Throughout the Gospels we see Jesus' authority at work.  He commanded the wind and the sea; He had the demons begging; when He chased out the money-changers, who were trying to make Israelite worship more user-friendly, they stayed out.  Shortly before Palm Sunday, everybody heard about Lazarus.  That was just over the hill from the Temple.  News about dead people being raised tends to get around.  He had authority, but how?  There is only one right answer.  It was the authority of the cross, the sacrifice by which the Lamb emancipated the slaves, the authority of His blood.  He was committing Himself to that when He forgave the paralytic in Capernaum, when He healed the sick and the lame, when He cast out the representatives of hell.  What He said to Peter about the keys of the kingdom was nothing less than authority to apply His blood to individual sinners.  He would shed it, so He could give Peter authority to use it.  The authority of the Church is our Lord's gift.  It is the true treasure of the Church, the blessed treasure of the kingdom of God.  Everyone has sinned; everyone needs that grace.

Perhaps we would rather not be involved, but that is not our call.  We may want to think about God the way we think about groceries, try this one and that one, compare costs.  We wish we could finger the remote and surf through all the faiths.  Like the religious leaders in the New Testament, we want to shop for a Messiah, to evaluate the Lord.  We want to make a deal - Jesus can have me on Sunday, the rest of the week is  mine!  He doesn't think so.  In the world to come, do you want to just visit heaven on Sunday?  Jesus looks you in the eye and asks, Do you believe in God who raises the dead?  Really, so that what you say and what you do are on the same page?  He asked those men whether John's Baptism came from heaven.  So what about your baptism?  Did men make all this up?  If so, why did you come here?  To be religious?  The Word did not become flesh to make you religious, but if you want your sins forgiven, if you want to be rescued from death and the devil, then Jesus is the right Person.  You cannot have it both ways.  This forgiveness is yours, but then you are part of Christ's kingdom.  Without Him, you can do nothing, but as you stand beside the true Messiah of Israel, you can be part of the greatest enterprise of all time.  When I say a "part," that excludes being a spectator.  You are a participant.  When Jesus returns there will be no spectators, only the conquerors and the conquered.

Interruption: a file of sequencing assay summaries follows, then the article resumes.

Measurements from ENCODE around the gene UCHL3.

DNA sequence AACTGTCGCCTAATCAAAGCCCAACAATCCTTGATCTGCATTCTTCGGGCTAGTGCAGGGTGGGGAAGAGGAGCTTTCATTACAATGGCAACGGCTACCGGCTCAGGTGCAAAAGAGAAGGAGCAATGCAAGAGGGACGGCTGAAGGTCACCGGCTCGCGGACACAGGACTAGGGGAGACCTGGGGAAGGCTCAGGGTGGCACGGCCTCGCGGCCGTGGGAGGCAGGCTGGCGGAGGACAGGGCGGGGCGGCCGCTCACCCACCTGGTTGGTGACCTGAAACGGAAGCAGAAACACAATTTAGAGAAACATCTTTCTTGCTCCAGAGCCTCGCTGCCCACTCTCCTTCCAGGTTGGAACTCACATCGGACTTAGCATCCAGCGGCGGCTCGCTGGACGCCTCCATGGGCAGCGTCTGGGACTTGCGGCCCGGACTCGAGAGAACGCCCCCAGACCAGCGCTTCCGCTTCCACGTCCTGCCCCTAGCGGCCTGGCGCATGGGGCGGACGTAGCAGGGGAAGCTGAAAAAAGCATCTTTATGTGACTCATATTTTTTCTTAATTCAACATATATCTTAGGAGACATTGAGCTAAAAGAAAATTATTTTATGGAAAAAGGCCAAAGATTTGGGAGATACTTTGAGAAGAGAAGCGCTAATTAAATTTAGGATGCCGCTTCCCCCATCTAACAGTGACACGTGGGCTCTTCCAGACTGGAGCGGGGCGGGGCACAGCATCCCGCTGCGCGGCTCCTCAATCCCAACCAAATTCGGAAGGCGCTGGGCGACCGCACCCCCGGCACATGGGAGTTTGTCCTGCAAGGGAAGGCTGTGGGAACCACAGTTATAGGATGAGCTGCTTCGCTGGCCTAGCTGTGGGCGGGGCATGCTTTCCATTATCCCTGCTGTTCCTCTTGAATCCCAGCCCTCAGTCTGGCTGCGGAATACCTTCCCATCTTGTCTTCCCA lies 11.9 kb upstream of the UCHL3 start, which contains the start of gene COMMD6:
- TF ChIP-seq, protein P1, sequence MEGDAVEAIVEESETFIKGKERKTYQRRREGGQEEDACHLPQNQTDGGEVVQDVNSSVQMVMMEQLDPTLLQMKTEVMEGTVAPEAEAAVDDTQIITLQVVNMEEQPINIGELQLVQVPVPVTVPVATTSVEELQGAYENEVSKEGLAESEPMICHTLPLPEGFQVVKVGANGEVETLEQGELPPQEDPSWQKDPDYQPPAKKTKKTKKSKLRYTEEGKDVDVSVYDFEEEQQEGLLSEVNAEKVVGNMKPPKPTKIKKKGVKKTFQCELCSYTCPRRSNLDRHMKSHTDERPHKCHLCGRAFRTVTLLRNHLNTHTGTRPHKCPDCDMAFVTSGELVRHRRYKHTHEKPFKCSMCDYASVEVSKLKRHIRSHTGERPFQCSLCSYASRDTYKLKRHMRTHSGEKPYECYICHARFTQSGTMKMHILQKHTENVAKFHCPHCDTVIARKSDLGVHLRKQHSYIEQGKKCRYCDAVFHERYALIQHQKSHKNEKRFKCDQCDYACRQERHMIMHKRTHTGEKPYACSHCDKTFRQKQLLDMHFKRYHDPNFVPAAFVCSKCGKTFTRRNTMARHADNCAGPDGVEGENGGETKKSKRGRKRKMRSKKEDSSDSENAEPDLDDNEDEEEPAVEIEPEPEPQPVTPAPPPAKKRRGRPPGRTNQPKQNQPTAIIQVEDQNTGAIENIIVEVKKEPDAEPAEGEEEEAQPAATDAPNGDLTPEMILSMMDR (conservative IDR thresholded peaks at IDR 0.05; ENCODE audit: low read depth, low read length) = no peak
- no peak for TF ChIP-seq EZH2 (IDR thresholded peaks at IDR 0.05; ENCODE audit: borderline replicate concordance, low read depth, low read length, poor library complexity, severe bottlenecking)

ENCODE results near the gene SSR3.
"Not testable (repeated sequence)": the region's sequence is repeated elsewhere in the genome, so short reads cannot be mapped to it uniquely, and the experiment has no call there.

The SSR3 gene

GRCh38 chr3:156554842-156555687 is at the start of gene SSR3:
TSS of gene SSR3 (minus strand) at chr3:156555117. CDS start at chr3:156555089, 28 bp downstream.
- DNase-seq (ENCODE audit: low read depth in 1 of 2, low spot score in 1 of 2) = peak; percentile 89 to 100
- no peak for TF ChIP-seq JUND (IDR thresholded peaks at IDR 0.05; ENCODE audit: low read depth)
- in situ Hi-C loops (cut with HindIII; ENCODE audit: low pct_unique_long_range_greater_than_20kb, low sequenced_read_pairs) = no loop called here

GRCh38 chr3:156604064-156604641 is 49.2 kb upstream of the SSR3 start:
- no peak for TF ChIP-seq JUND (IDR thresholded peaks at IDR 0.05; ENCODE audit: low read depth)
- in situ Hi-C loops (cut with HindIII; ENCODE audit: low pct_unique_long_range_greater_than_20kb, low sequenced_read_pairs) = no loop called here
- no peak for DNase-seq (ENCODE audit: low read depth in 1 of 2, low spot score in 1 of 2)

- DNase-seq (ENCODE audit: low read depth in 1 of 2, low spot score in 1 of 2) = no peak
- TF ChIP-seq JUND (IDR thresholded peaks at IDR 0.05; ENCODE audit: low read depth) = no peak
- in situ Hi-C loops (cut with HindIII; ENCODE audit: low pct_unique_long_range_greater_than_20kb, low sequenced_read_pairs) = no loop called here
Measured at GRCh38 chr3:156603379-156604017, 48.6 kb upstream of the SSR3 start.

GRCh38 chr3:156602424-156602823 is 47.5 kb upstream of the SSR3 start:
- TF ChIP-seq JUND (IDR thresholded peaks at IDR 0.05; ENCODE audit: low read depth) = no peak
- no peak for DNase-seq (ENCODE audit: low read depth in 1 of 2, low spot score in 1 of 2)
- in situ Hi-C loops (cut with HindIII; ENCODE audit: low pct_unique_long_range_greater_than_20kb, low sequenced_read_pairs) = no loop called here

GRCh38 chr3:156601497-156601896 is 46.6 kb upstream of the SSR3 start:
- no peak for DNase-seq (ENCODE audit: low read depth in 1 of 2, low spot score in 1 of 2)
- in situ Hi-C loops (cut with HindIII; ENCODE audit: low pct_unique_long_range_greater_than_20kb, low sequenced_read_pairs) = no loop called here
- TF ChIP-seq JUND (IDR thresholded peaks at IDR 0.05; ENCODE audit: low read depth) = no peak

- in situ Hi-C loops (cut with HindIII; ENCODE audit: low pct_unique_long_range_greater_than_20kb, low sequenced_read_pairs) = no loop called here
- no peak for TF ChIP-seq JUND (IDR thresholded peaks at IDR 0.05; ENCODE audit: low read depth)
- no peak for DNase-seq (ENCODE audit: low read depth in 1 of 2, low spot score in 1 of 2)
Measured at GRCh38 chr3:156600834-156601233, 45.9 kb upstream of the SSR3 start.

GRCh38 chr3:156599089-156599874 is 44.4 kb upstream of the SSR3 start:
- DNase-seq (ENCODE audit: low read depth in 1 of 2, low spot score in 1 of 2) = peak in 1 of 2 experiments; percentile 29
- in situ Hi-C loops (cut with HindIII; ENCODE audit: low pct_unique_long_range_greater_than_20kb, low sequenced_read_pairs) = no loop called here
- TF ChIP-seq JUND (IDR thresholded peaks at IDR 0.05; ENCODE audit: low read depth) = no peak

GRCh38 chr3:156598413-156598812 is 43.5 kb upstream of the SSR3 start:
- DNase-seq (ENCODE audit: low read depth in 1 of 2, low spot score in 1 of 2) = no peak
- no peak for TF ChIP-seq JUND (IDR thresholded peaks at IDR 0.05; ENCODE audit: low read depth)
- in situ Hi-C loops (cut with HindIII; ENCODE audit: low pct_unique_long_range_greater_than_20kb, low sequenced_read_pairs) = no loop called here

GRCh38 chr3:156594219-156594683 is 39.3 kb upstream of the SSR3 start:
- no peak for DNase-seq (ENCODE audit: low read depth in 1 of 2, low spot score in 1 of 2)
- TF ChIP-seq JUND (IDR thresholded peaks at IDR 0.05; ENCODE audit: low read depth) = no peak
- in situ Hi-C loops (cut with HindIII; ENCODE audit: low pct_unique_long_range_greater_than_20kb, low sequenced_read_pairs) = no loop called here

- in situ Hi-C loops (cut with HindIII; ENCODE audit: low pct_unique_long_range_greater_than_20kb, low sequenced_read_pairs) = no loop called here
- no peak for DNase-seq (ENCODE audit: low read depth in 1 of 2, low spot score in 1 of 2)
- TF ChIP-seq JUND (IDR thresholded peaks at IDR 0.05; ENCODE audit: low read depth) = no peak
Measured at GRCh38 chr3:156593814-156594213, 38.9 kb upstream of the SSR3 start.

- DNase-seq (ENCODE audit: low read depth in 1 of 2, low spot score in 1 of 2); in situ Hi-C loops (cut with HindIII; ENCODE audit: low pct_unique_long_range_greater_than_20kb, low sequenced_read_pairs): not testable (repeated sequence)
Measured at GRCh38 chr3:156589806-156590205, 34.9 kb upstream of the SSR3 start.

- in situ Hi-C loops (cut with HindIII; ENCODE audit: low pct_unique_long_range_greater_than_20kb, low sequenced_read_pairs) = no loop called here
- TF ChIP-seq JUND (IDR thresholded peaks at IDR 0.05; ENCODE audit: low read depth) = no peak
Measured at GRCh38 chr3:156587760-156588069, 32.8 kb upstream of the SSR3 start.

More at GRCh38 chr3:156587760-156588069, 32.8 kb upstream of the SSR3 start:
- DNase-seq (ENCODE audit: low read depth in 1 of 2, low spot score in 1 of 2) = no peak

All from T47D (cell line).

Here in God's house, our liturgy will not let us be mere spectators.  As we come to receive the body and blood of our Lord, we say with Him Forgive us our trespasses, as we forgive those who trespass against us.  The keys of the kingdom are not for spectators.  That's how the Messiah rules in our midst.  His kingdom is founded on forgiveness.  We must never think in our hearts, "forgive us as we watch others forgive..."  We can't hold that remote.  We are involved.  God is our Father.  Jesus is our  Savior.  His Church is our church.

We could never choose this for ourselves.  Jesus became involved with us at a time when we had no choice.  He had every right to destroy us from the safe distance of heaven, but He plunged Himself down into our world, paid the price of our forgiveness, and died our death which would not hold Him, because He was not a sinner.  Soon we will have our share of the Sacrificial Victim, becoming partners with His mercy, getting involved to the point where we can use our authority to forgive sins, our keys of the kingdom.  Jesus does not call us to sit on the sidelines.  He defeated our enemies, and paid our ransom.  With Him there is no limit to what we can do.  AMEN

~  Rev. Lloyd Gross